Let every American, every lover of liberty, every well wisher to his posterity, swear by the blood of the Revolution, never to violate in the least particular, the laws of the country; and never to tolerate their violation by others.

As the patriots of seventy-six did to the support of the Declaration of Independence, so to the support of the Constitution and Laws, let every American pledge his life, his property, and his sacred honor; let every man remember that to violate the law, is to trample on the blood of his father, and to tear the charter of his own, and his children's liberty.

Let reverence for the laws, be breathed by every American mother, to the lisping babe, that prattles on her lap; let it be taught in schools, in seminaries, and in colleges; let it be written in Primers, spelling books, and in Almanacs; let it be preached from the pulpit, proclaimed in legislative halls, and enforced in courts of justice. And, in short, let it become the political religion of the nation; and Let the old and the young, the rich and the poor, the grave and the gay, of all sexes and tongues, and colors and conditions, sacrifice unceasingly upon its altars.

While ever a state of feeling, such as this, shall universally, or even, very generally prevail throughout the nation, vain will be every effort, and fruitless every attempt, to subvert our national freedom.


- Abraham Lincoln, January 27, 1838
  Address Before the Young Men's Lyceum of Springfield, Illinois

Friday, October 03, 2008

Pin the tale on the donkey... and the elephant


These capitalists generally act harmoniously and in concert, to fleece the people.

- Abraham Lincoln

While the media trumpets the passing of this 'historic legislation -- and the taxpaying public, their children, and their grandchildren are left to pay the bill -- here is a little background that McClatchy was kind enough to print:

Lax oversight? Maybe $64 million for D.C. pols explains it

The Wall Street financiers and firms whose problems have prompted a $700 billion federal bailout are no strangers to Capitol Hill or to politics.

Since 2001, eight of the most troubled firms have donated $64.2 million to congressional candidates, presidential candidates and the Republican and Democratic parties, according to data from the nonpartisan Center for Responsive Politics.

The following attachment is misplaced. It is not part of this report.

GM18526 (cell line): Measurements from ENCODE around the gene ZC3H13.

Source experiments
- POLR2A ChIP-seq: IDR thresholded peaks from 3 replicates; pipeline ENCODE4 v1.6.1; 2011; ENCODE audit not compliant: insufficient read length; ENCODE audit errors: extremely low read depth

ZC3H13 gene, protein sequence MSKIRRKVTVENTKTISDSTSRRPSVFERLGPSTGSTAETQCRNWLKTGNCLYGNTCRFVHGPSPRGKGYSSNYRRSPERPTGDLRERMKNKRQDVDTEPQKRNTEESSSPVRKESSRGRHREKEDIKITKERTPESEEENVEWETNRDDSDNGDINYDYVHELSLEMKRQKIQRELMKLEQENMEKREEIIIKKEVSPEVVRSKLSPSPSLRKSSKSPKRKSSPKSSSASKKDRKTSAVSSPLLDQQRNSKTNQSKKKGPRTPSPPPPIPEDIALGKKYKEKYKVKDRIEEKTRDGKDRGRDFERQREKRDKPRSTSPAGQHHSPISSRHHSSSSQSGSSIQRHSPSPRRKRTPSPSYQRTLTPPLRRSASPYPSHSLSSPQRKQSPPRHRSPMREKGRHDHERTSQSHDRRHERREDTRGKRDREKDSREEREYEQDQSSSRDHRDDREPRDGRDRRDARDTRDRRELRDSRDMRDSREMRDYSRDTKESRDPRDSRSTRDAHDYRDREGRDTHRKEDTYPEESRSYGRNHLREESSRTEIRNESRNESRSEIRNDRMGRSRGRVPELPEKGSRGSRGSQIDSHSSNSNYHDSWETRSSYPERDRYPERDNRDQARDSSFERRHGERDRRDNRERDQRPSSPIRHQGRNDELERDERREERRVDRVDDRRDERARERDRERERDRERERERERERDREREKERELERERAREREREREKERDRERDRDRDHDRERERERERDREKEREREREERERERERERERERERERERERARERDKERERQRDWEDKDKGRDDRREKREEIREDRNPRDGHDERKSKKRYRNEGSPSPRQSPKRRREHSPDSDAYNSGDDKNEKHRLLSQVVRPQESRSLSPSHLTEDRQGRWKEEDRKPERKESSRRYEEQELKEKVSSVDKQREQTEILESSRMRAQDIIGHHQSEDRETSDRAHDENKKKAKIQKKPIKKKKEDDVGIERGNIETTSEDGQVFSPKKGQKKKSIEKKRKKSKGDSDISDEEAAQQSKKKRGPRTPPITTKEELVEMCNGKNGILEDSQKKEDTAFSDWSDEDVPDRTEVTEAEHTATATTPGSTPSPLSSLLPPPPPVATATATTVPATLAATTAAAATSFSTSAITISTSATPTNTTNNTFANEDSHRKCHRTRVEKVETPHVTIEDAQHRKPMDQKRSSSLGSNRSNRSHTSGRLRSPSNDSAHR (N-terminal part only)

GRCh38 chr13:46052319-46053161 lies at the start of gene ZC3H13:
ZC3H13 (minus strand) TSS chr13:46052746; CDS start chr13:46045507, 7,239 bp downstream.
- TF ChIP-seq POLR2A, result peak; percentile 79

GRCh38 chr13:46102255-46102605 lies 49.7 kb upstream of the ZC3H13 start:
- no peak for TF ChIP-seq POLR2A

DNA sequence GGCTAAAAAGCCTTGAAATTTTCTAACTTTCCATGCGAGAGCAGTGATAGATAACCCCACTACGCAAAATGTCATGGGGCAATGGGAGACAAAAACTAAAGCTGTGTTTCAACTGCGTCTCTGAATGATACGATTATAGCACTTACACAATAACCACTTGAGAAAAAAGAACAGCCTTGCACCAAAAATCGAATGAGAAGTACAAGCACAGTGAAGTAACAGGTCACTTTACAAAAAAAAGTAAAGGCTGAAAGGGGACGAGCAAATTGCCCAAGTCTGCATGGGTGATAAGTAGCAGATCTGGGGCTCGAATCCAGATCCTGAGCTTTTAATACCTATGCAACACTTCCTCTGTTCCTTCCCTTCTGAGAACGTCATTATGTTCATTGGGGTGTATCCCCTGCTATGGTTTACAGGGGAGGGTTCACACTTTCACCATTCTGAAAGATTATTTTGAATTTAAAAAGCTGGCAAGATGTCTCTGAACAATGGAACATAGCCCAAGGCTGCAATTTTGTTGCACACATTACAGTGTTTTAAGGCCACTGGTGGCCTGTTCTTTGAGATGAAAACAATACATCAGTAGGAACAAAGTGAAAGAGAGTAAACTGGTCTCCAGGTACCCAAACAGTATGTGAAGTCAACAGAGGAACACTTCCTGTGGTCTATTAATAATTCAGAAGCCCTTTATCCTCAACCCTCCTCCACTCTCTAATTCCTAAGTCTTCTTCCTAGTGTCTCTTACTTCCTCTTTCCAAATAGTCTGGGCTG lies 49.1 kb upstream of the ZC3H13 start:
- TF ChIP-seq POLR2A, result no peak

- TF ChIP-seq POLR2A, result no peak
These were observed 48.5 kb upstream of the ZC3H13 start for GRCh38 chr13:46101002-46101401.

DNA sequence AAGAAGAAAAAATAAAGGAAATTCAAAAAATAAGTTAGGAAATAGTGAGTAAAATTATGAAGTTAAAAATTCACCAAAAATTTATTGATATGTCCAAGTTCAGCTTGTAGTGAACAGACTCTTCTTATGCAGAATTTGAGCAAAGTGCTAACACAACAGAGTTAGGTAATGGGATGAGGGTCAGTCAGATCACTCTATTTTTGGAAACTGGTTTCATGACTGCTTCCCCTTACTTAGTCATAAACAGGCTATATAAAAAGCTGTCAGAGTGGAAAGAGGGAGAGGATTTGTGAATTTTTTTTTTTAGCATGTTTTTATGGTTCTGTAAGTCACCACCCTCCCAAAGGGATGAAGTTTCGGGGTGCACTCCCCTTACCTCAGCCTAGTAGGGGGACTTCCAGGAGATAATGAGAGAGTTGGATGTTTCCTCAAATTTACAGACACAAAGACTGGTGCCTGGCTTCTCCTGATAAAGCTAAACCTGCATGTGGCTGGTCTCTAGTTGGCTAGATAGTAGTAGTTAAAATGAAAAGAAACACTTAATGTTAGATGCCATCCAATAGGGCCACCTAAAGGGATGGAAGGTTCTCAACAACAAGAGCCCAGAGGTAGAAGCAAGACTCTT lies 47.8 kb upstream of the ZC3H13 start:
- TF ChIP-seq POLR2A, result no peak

The donors include investment bankers Bear Stearns, Goldman Sachs, Lehman Brothers, Merrill Lynch, Morgan Stanley, insurer American International Group and mortgage giants Fannie Mae and Freddie Mac. Since March, with the exception of Goldman Sachs and Morgan Stanley, all of these companies have been bailed out by the government, sold to other companies at deeply discounted prices or simply failed.

Both political parties have become beholden to Wall Street.

Legislators failed in several instances to conduct oversight hearings or to raise concerns as the Bush administration adopted rules that fed the mortgage frenzy and set Wall Street on the route to disaster.

For instance, in 2004 when the Securities and Exchange Commission adopted a major rule change that freed investment banks to plunge tens of billions of dollars in borrowed money into subprime mortgages and other risky plays, congressional banking committees held no oversight hearings.

Congressional inaction also allowed mortgage agents to earn high fees for peddling loans to unqualified homebuyers and prevented states from toughening regulations on predatory lending practices.

Democratic Sen. Christopher Dodd of Connecticut, the chairman of the Senate Banking Committee who ran unsuccessfully for his party's 2008 presidential nomination, has received nearly $1.3 million from employees of the eight troubled firms since 2001.

Dodd didn't respond to repeated requests for comment. His office said he's unaffected by campaign contributions and stressed that he was the first to "sound the alarm about the subprime crisis," shortly after assuming the chairmanship in 2007.